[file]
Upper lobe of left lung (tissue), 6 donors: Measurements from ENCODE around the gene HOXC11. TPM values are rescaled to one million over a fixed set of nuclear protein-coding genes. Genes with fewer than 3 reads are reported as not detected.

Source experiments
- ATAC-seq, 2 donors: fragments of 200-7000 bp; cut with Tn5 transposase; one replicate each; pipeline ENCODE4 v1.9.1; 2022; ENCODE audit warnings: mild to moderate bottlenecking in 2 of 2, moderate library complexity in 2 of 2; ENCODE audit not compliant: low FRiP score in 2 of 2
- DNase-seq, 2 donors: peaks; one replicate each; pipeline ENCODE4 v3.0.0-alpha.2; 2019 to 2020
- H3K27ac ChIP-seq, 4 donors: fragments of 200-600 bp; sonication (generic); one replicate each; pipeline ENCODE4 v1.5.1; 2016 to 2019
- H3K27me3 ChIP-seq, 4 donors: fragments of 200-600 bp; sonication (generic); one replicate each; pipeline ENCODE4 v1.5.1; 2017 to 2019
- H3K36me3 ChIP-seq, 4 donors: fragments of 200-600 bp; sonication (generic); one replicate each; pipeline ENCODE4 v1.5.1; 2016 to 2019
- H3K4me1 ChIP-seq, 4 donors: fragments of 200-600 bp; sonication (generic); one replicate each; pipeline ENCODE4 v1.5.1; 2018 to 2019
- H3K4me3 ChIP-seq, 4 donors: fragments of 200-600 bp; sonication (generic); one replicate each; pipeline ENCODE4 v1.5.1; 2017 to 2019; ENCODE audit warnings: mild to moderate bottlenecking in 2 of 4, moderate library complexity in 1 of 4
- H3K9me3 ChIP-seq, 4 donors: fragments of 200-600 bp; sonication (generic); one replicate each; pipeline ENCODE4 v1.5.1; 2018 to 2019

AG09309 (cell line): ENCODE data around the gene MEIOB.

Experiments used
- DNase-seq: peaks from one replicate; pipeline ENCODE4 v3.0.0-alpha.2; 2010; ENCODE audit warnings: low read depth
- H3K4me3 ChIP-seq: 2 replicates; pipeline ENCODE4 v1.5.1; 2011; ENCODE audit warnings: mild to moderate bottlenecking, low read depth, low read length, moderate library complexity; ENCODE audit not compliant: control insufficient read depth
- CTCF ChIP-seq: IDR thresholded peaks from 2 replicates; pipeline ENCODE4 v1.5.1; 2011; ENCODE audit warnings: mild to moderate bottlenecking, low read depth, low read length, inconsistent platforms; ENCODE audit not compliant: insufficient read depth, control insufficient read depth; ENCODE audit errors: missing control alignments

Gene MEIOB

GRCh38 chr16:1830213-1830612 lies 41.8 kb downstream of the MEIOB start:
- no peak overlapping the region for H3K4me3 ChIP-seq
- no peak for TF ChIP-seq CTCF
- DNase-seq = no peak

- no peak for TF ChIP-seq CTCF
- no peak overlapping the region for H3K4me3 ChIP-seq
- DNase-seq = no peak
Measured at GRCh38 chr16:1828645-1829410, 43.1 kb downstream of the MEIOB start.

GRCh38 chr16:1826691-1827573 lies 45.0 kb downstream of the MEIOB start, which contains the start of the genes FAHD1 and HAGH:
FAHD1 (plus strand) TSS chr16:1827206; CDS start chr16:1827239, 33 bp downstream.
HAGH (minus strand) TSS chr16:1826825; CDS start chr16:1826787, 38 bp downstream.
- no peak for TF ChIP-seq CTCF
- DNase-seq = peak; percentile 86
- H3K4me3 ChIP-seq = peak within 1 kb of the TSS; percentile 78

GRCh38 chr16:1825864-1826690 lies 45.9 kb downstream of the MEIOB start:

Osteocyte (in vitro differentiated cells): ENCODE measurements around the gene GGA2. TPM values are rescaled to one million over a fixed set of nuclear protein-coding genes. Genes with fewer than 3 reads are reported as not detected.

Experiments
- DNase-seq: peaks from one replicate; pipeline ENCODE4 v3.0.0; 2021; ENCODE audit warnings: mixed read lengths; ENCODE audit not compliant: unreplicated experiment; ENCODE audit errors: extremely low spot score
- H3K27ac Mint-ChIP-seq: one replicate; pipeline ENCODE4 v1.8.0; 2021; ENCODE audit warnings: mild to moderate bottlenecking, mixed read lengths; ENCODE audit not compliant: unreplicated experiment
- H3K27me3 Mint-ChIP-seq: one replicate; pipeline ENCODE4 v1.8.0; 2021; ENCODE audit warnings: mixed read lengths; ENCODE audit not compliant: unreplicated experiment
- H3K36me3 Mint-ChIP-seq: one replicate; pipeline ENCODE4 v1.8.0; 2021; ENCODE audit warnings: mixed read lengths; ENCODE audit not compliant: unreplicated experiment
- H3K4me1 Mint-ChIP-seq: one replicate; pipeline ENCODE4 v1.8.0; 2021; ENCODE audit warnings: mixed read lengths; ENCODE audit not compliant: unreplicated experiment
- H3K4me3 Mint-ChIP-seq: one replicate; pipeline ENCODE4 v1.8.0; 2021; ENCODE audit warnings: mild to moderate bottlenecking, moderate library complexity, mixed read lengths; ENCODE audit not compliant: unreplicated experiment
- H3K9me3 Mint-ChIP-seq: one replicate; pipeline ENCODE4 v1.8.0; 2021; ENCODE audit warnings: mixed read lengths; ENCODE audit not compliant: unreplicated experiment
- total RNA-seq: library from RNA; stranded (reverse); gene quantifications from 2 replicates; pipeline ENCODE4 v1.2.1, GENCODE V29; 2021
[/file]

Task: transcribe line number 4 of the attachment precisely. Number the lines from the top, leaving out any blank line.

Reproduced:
- DNase-seq, 2 donors: peaks; one replicate each; pipeline ENCODE4 v3.0.0-alpha.2; 2019 to 2020